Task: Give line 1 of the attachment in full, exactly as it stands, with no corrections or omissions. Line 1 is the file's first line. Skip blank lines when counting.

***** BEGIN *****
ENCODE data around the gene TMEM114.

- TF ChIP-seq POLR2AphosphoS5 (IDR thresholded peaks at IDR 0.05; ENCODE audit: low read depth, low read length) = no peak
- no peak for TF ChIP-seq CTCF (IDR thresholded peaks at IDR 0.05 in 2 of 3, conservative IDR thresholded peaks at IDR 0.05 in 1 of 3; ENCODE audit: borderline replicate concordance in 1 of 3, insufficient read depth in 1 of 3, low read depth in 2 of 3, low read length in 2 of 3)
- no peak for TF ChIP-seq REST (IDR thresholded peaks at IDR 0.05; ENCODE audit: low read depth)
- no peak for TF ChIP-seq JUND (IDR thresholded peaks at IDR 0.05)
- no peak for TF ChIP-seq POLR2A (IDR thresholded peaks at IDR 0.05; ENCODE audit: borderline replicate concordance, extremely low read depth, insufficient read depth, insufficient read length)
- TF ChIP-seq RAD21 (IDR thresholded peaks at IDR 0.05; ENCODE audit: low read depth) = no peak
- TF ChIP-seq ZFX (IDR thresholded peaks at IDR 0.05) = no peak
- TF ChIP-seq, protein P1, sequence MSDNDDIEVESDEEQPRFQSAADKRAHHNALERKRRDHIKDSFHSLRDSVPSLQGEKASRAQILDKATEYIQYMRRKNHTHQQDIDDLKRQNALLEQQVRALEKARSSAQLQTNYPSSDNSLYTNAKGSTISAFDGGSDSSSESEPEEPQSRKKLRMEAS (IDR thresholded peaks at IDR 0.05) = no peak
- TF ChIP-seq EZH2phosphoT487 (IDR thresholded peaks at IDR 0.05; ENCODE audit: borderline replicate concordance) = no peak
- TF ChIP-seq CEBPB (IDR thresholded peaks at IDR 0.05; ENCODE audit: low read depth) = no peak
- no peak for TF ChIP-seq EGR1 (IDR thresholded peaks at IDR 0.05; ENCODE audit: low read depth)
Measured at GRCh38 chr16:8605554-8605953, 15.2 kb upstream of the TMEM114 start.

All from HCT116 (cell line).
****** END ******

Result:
ENCODE data around the gene TMEM114.